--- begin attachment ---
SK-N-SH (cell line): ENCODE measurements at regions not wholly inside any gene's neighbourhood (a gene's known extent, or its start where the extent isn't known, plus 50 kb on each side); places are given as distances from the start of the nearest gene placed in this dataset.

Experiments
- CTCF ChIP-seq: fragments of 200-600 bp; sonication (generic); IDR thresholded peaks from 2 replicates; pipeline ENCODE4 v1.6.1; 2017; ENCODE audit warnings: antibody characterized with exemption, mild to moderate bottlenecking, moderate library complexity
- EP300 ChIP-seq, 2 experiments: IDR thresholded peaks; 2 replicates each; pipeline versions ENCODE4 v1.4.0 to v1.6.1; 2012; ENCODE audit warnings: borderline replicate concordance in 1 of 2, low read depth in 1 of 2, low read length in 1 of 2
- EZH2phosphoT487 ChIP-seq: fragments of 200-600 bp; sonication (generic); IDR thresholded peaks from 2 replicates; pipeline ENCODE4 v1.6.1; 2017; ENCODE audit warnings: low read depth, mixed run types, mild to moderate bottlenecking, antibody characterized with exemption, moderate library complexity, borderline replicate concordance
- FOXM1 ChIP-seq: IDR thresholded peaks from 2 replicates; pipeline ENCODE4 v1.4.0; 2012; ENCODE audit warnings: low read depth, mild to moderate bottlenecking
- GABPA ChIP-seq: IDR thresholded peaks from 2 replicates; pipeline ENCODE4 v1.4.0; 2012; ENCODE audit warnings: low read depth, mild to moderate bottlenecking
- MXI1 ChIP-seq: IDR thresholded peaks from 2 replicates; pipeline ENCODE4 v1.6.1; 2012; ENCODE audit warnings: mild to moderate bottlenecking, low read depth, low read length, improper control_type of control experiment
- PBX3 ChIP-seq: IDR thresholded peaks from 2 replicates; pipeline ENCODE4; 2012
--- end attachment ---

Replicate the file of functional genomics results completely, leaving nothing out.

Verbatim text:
SK-N-SH (cell line): ENCODE measurements at regions not wholly inside any gene's neighbourhood (a gene's known extent, or its start where the extent isn't known, plus 50 kb on each side); places are given as distances from the start of the nearest gene placed in this dataset.

Experiments
- CTCF ChIP-seq: fragments of 200-600 bp; sonication (generic); IDR thresholded peaks from 2 replicates; pipeline ENCODE4 v1.6.1; 2017; ENCODE audit warnings: antibody characterized with exemption, mild to moderate bottlenecking, moderate library complexity
- EP300 ChIP-seq, 2 experiments: IDR thresholded peaks; 2 replicates each; pipeline versions ENCODE4 v1.4.0 to v1.6.1; 2012; ENCODE audit warnings: borderline replicate concordance in 1 of 2, low read depth in 1 of 2, low read length in 1 of 2
- EZH2phosphoT487 ChIP-seq: fragments of 200-600 bp; sonication (generic); IDR thresholded peaks from 2 replicates; pipeline ENCODE4 v1.6.1; 2017; ENCODE audit warnings: low read depth, mixed run types, mild to moderate bottlenecking, antibody characterized with exemption, moderate library complexity, borderline replicate concordance
- FOXM1 ChIP-seq: IDR thresholded peaks from 2 replicates; pipeline ENCODE4 v1.4.0; 2012; ENCODE audit warnings: low read depth, mild to moderate bottlenecking
- GABPA ChIP-seq: IDR thresholded peaks from 2 replicates; pipeline ENCODE4 v1.4.0; 2012; ENCODE audit warnings: low read depth, mild to moderate bottlenecking
- MXI1 ChIP-seq: IDR thresholded peaks from 2 replicates; pipeline ENCODE4 v1.6.1; 2012; ENCODE audit warnings: mild to moderate bottlenecking, low read depth, low read length, improper control_type of control experiment
- PBX3 ChIP-seq: IDR thresholded peaks from 2 replicates; pipeline ENCODE4; 2012